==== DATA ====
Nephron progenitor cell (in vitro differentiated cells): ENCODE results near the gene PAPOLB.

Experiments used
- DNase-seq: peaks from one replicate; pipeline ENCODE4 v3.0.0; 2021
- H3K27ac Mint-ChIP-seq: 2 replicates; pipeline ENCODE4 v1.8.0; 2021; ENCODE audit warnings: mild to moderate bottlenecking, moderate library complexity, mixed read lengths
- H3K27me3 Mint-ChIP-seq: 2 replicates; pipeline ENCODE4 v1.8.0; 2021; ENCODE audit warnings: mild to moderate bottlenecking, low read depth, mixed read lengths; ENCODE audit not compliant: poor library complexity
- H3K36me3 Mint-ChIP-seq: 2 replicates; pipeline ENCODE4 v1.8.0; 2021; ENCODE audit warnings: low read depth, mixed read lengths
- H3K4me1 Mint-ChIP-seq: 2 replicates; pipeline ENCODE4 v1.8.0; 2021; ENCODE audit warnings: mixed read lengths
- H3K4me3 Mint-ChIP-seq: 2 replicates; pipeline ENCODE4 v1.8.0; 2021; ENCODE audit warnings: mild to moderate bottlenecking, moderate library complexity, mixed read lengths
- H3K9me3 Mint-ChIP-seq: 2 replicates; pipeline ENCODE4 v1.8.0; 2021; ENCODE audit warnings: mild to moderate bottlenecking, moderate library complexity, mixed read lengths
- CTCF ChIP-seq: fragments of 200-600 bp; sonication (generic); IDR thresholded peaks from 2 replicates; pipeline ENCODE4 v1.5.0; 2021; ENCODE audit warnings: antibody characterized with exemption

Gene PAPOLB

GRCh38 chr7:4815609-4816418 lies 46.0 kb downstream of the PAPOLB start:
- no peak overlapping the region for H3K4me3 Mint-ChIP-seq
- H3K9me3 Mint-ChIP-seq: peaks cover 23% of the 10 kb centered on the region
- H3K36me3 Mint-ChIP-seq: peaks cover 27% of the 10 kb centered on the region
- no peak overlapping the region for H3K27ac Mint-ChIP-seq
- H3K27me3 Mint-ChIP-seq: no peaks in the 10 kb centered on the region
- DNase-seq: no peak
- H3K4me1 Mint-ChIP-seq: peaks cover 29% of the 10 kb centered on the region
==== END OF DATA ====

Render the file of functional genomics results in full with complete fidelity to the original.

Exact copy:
Nephron progenitor cell (in vitro differentiated cells): ENCODE results near the gene PAPOLB.

Experiments used
- DNase-seq: peaks from one replicate; pipeline ENCODE4 v3.0.0; 2021
- H3K27ac Mint-ChIP-seq: 2 replicates; pipeline ENCODE4 v1.8.0; 2021; ENCODE audit warnings: mild to moderate bottlenecking, moderate library complexity, mixed read lengths
- H3K27me3 Mint-ChIP-seq: 2 replicates; pipeline ENCODE4 v1.8.0; 2021; ENCODE audit warnings: mild to moderate bottlenecking, low read depth, mixed read lengths; ENCODE audit not compliant: poor library complexity
- H3K36me3 Mint-ChIP-seq: 2 replicates; pipeline ENCODE4 v1.8.0; 2021; ENCODE audit warnings: low read depth, mixed read lengths
- H3K4me1 Mint-ChIP-seq: 2 replicates; pipeline ENCODE4 v1.8.0; 2021; ENCODE audit warnings: mixed read lengths
- H3K4me3 Mint-ChIP-seq: 2 replicates; pipeline ENCODE4 v1.8.0; 2021; ENCODE audit warnings: mild to moderate bottlenecking, moderate library complexity, mixed read lengths
- H3K9me3 Mint-ChIP-seq: 2 replicates; pipeline ENCODE4 v1.8.0; 2021; ENCODE audit warnings: mild to moderate bottlenecking, moderate library complexity, mixed read lengths
- CTCF ChIP-seq: fragments of 200-600 bp; sonication (generic); IDR thresholded peaks from 2 replicates; pipeline ENCODE4 v1.5.0; 2021; ENCODE audit warnings: antibody characterized with exemption

Gene PAPOLB

GRCh38 chr7:4815609-4816418 lies 46.0 kb downstream of the PAPOLB start:
- no peak overlapping the region for H3K4me3 Mint-ChIP-seq
- H3K9me3 Mint-ChIP-seq: peaks cover 23% of the 10 kb centered on the region
- H3K36me3 Mint-ChIP-seq: peaks cover 27% of the 10 kb centered on the region
- no peak overlapping the region for H3K27ac Mint-ChIP-seq
- H3K27me3 Mint-ChIP-seq: no peaks in the 10 kb centered on the region
- DNase-seq: no peak
- H3K4me1 Mint-ChIP-seq: peaks cover 29% of the 10 kb centered on the region